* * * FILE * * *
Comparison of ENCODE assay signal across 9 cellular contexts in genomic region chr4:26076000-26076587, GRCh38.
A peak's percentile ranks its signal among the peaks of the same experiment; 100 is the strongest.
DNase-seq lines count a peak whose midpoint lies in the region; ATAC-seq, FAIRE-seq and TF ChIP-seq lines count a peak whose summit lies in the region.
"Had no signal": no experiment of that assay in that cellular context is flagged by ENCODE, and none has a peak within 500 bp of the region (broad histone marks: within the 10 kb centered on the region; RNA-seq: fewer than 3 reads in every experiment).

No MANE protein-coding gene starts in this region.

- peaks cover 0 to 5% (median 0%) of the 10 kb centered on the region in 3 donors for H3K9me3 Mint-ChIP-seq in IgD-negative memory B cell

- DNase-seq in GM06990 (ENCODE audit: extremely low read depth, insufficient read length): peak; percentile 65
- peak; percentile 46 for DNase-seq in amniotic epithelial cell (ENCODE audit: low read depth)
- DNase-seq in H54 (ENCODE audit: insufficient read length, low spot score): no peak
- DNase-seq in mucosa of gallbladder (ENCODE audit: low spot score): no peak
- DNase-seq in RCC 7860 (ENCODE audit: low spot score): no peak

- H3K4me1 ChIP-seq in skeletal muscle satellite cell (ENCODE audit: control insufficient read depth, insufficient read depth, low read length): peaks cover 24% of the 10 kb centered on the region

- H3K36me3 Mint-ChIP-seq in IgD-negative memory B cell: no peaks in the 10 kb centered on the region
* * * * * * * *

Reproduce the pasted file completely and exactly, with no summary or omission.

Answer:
Comparison of ENCODE assay signal across 9 cellular contexts in genomic region chr4:26076000-26076587, GRCh38.
A peak's percentile ranks its signal among the peaks of the same experiment; 100 is the strongest.
DNase-seq lines count a peak whose midpoint lies in the region; ATAC-seq, FAIRE-seq and TF ChIP-seq lines count a peak whose summit lies in the region.
"Had no signal": no experiment of that assay in that cellular context is flagged by ENCODE, and none has a peak within 500 bp of the region (broad histone marks: within the 10 kb centered on the region; RNA-seq: fewer than 3 reads in every experiment).

No MANE protein-coding gene starts in this region.

- peaks cover 0 to 5% (median 0%) of the 10 kb centered on the region in 3 donors for H3K9me3 Mint-ChIP-seq in IgD-negative memory B cell

- DNase-seq in GM06990 (ENCODE audit: extremely low read depth, insufficient read length): peak; percentile 65
- peak; percentile 46 for DNase-seq in amniotic epithelial cell (ENCODE audit: low read depth)
- DNase-seq in H54 (ENCODE audit: insufficient read length, low spot score): no peak
- DNase-seq in mucosa of gallbladder (ENCODE audit: low spot score): no peak
- DNase-seq in RCC 7860 (ENCODE audit: low spot score): no peak

- H3K4me1 ChIP-seq in skeletal muscle satellite cell (ENCODE audit: control insufficient read depth, insufficient read depth, low read length): peaks cover 24% of the 10 kb centered on the region

- H3K36me3 Mint-ChIP-seq in IgD-negative memory B cell: no peaks in the 10 kb centered on the region